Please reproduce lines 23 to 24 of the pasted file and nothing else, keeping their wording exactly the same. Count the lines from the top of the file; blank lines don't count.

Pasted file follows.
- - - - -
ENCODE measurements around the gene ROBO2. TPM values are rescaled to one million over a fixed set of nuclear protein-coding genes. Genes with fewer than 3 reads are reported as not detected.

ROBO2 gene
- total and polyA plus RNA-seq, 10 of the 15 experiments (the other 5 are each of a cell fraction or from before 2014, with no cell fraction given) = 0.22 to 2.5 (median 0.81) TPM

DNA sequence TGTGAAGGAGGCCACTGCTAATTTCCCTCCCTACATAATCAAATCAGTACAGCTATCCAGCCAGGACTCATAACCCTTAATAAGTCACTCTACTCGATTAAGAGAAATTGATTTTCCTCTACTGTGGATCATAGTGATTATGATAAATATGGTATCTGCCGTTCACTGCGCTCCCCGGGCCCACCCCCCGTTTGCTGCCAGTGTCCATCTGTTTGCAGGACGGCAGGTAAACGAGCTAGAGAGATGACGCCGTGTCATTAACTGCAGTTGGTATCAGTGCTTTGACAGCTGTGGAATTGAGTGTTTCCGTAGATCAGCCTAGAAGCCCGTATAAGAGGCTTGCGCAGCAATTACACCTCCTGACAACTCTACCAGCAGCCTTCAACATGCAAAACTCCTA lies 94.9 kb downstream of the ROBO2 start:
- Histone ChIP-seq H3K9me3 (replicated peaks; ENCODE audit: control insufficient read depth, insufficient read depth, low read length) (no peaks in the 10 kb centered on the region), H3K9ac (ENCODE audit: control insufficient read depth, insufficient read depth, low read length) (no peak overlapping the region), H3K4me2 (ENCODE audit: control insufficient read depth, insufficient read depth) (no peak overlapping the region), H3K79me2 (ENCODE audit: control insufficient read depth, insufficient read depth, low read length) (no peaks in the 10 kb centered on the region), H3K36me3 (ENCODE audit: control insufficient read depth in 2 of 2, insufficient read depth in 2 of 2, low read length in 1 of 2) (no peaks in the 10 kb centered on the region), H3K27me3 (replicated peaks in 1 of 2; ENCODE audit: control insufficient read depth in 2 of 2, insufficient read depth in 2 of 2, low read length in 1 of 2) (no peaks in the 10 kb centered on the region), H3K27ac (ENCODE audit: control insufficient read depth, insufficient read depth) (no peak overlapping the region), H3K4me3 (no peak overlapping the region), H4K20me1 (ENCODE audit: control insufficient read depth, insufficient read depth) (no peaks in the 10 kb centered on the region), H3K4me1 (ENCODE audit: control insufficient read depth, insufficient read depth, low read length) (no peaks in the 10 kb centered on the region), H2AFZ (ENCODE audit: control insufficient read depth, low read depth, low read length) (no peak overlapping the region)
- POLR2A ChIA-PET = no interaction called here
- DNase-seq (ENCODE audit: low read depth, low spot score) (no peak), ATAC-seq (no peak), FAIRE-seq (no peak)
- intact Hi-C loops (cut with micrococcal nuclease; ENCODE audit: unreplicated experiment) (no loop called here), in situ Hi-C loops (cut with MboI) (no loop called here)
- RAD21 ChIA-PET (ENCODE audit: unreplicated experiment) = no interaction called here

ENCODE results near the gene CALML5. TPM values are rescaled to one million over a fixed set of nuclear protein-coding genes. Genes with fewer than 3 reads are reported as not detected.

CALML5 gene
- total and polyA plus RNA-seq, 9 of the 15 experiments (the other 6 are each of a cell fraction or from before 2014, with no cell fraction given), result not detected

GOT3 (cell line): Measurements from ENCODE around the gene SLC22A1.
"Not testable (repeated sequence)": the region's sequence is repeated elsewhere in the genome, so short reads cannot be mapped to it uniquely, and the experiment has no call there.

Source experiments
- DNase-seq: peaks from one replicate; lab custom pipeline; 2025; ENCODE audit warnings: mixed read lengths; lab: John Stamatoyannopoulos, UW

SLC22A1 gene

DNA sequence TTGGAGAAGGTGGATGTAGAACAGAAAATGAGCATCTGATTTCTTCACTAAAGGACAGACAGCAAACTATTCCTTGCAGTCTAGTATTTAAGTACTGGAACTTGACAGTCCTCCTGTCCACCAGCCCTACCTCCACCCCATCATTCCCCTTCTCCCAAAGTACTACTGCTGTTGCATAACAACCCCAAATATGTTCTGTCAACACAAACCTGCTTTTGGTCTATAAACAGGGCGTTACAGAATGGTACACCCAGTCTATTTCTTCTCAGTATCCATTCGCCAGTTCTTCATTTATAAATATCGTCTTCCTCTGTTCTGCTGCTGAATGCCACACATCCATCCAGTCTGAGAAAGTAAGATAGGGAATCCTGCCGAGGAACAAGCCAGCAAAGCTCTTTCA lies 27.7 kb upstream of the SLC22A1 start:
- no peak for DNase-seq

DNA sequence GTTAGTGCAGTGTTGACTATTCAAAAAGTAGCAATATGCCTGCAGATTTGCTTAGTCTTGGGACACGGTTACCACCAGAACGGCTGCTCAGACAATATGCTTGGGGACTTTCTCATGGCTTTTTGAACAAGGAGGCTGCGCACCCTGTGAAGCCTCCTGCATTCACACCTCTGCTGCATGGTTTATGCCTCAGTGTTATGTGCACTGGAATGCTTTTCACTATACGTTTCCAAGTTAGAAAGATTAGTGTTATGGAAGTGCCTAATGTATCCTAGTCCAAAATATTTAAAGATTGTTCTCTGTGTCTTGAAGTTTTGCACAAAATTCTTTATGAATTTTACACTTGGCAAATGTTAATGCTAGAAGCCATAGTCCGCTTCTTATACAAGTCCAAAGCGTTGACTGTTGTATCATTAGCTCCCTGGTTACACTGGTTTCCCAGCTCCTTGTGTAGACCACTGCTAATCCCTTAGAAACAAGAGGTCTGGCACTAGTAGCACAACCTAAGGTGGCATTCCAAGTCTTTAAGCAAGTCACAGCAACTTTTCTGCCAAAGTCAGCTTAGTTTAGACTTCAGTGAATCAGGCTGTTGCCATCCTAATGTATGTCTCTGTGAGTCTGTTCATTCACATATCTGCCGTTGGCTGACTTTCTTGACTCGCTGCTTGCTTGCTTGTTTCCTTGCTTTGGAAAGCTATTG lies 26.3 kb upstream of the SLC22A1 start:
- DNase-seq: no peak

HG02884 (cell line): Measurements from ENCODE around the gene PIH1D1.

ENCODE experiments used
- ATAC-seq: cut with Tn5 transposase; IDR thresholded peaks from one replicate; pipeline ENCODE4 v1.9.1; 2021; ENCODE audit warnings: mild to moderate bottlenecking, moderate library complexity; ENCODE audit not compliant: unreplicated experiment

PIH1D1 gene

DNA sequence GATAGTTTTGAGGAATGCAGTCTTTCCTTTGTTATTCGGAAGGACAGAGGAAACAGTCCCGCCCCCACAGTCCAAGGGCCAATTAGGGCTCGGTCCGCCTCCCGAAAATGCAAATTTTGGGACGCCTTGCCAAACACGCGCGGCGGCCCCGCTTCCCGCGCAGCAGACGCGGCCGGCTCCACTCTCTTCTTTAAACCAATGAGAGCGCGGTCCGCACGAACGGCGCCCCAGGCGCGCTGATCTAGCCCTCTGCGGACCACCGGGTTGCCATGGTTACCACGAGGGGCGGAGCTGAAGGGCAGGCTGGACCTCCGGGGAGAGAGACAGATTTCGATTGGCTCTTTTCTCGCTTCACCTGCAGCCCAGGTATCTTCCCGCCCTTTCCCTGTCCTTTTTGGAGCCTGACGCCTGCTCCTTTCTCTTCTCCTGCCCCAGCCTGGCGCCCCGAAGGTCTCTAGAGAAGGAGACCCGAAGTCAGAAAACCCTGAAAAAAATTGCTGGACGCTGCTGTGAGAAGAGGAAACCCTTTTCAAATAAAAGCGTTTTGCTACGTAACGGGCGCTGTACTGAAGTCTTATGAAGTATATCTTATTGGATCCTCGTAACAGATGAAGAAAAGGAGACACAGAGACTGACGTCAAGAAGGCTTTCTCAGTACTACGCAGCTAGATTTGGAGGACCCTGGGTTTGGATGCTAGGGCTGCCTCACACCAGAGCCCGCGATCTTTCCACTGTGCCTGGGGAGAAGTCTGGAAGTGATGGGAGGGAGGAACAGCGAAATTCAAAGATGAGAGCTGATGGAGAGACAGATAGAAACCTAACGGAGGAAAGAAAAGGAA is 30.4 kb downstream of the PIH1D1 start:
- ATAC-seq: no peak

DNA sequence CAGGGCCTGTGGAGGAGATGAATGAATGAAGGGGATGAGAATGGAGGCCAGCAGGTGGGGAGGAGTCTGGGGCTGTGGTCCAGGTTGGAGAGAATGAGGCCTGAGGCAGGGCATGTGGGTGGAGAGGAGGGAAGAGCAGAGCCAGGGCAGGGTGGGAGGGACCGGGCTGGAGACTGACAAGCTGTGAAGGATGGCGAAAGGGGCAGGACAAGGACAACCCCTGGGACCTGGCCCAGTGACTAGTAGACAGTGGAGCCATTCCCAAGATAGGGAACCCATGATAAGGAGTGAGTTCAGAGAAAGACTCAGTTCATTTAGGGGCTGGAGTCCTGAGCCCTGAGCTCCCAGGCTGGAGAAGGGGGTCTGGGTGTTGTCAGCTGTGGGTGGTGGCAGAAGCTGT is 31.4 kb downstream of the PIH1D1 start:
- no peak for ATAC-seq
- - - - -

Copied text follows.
ENCODE experiments used
- ATAC-seq: cut with Tn5 transposase; IDR thresholded peaks from one replicate; pipeline ENCODE4 v1.9.1; 2021; ENCODE audit warnings: mild to moderate bottlenecking, moderate library complexity; ENCODE audit not compliant: unreplicated experiment